I had a realisation the other day. I had been feeling a bit sorry for myself for some time, not depression as such but no mojo. I lay a lot of the blame for this on tiredness of course. Still got to get that sorted.
I was pondering why I was unhappy. I am a girl with a plan, usually. I know where I am going and what I am doing to achieve it. Lucky me, eh?
I was having a bit of difficulty with the plans. I didn’t want to start anything; I couldn’t see the point. Why bother? I thought. No particular reason or cause occured to me, just cantbebothereditits.
The other day I was involved in an incident at work. I was very upset afterwards. I think this is the first time I have felt really emotional about anything. Like I was holding back. I am well known (at home anyway) for my crying at movies, adverts, anything really. Lately I haven’t been shedding a tear over anything. Of course you don’t always realise a change until something metaphorically slaps you around the face.
In a moment, later on in the week, when I was processing and reflecting on what had happened; it hit me. I was on hold, waiting for something to happen. This isn’t about the incident, that was just a catalyst. The incident; really that happened to someone else, I was just there.
Thinking about it I am one of those people who handle a crisis at the time and deal with it emotionally later. With the Cancer and treatment going on so long I think I was still holding on, dealing with the crisis, waiting for something more to happen. After all, from lump to end of treatment it had been a rollercoaster of ups and downs and then I returned to work, so jumped from one rollercoaster to another. Only now am I letting the wall of protection down and letting in grief.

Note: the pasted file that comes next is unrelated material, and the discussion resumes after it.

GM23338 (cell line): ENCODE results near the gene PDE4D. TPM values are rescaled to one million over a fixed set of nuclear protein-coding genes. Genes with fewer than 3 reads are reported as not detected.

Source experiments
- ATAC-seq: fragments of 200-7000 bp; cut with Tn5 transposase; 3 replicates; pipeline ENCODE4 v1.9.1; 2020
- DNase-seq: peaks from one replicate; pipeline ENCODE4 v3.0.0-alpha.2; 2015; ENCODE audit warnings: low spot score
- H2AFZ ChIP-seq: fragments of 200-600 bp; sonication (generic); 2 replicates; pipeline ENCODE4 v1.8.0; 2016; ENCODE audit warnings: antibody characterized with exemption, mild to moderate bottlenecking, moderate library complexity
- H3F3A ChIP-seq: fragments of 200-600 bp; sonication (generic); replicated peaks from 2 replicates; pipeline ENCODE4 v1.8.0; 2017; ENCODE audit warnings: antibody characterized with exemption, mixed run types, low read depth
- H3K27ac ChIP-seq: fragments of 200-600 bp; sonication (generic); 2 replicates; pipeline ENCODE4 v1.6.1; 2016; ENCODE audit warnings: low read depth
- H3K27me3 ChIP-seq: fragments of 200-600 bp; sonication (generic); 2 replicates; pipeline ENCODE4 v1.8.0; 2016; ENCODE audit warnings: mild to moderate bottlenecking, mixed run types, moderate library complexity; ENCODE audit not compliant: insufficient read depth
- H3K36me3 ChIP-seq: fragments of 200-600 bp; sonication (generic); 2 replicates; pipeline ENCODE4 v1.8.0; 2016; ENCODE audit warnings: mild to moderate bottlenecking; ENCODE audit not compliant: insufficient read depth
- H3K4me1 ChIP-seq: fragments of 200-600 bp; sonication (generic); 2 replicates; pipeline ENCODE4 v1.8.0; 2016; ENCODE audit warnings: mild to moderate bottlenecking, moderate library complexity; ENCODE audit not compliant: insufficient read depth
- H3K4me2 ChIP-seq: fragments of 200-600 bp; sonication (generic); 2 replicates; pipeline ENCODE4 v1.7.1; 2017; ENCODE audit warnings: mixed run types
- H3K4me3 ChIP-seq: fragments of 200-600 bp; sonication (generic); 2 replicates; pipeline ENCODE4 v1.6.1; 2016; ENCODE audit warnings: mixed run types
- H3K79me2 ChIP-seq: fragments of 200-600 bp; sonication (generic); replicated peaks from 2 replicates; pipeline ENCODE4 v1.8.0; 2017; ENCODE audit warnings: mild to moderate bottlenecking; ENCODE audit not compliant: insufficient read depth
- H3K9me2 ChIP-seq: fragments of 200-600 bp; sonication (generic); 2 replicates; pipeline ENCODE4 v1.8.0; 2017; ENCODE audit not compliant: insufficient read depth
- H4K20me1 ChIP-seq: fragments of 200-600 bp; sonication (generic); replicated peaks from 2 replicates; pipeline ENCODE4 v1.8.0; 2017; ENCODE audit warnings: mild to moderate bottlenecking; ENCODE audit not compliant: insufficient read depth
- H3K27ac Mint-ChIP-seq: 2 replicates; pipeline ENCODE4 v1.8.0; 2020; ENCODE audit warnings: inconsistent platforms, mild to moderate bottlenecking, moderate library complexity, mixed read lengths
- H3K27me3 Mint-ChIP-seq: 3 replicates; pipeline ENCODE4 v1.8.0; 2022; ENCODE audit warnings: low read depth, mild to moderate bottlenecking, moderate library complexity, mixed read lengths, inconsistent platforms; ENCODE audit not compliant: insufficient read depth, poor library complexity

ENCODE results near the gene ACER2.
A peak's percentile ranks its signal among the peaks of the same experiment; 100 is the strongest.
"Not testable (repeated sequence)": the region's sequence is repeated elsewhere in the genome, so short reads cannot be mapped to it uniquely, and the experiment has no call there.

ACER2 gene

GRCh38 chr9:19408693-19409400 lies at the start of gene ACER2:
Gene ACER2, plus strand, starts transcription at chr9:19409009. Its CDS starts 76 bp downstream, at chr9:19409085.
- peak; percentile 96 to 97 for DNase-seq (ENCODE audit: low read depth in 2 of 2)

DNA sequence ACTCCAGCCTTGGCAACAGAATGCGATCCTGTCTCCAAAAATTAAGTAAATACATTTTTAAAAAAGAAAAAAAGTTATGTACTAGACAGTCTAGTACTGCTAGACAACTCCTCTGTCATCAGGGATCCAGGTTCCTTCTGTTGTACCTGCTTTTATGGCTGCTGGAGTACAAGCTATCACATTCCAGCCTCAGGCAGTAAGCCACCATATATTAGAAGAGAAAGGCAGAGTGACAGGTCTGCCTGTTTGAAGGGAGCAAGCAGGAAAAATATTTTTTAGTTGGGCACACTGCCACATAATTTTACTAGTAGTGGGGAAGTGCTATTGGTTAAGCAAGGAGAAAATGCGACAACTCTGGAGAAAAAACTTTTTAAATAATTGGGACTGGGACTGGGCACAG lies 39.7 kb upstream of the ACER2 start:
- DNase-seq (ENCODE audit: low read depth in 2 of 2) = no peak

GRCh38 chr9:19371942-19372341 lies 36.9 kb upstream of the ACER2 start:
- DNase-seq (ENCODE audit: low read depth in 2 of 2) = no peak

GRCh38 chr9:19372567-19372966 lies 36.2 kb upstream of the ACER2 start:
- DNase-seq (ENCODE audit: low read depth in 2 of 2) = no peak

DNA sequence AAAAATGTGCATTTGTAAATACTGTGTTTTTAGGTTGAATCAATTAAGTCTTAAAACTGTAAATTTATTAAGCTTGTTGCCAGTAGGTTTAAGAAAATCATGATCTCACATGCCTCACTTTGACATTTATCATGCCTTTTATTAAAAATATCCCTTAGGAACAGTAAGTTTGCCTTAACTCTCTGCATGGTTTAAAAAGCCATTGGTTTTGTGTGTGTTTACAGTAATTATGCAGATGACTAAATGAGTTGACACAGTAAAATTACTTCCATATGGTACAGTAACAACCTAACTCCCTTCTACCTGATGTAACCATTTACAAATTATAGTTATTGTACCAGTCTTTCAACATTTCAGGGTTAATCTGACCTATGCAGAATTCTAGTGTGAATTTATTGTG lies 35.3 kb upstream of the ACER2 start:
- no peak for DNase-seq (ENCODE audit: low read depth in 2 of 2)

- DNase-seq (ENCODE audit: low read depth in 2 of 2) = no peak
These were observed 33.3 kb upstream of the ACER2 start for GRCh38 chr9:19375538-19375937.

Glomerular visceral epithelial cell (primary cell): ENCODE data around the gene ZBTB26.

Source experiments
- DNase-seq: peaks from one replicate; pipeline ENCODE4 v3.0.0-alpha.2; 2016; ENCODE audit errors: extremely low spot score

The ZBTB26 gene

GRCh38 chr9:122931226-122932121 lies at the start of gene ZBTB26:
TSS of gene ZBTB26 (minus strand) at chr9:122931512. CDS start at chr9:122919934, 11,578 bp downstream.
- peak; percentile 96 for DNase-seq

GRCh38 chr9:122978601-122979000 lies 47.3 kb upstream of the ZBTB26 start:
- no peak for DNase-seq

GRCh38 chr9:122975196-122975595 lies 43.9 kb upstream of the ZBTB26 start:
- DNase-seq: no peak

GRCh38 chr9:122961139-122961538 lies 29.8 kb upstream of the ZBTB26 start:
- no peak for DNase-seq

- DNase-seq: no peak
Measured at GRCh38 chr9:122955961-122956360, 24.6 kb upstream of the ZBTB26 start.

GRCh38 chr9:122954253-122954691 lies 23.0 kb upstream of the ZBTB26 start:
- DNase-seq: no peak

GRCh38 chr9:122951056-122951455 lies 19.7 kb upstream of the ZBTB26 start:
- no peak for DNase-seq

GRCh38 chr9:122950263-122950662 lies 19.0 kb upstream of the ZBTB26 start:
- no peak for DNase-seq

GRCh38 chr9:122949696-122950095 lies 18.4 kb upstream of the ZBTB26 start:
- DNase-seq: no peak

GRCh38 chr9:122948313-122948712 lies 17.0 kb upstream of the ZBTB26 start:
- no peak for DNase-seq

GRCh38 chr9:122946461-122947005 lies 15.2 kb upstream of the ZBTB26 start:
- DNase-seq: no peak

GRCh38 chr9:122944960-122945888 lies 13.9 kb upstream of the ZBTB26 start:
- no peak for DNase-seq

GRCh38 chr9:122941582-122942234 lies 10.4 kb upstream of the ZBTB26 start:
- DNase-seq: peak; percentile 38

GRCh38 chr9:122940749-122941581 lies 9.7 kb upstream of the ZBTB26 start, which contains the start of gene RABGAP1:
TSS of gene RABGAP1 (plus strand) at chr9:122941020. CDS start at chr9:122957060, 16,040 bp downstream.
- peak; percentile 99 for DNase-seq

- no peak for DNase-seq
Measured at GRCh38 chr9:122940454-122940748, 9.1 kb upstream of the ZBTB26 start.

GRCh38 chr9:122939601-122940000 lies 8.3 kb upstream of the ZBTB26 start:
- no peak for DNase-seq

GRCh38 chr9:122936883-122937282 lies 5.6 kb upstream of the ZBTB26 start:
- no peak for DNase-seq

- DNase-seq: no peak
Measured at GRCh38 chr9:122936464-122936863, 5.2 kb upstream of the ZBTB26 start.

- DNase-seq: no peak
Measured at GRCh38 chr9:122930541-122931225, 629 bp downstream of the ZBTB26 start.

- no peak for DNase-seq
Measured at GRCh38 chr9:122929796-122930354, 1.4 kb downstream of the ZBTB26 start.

I feel that the response I had from the above incident was grief for the pepole involved, but it resonated with my own sense of loss. I am not trying to be dramatic but I have been through a lot. Bits of my, both physical and pshycholigical, have gone or changed. The whole process of treatment requires you to hold it together or you wouldn’t get through it.
I didn’t realise that recovery was such a long drawn out process. I am still being held back by my overall physical health. I was told once that the psychological response can occur long after the treatment ends, and this has been the case for me. I had a chat with a colleague who has also been on the cancer rollercoster and she agrees.
There is an expectation for yourself and others that now you have had teatment and survived that you should be thankful (I am) and to then ‘get on with it’. As a complex human being though I realise it doesn’t work like that.
Despite all this I am fairly happy. I am not in a quagmire of misery, just in a rut. The realisation certainly made me feel as if a weight had been removed from my shoulders.
So my usual response to a situation like this is to analyse, as above, and then get a plan together to deal with it. Happily, I have plenty to do now the weather has improved and I can get over the allotment to start prep for sowing and the spring. That is my plan along with continueing projects and a course at work. It is enough.
If anything comes from all of the above, it will be my understanding of the process of serious illness and how people can feel later on. This is a new understanding for me, opportunity for empathy which I didn’t have before.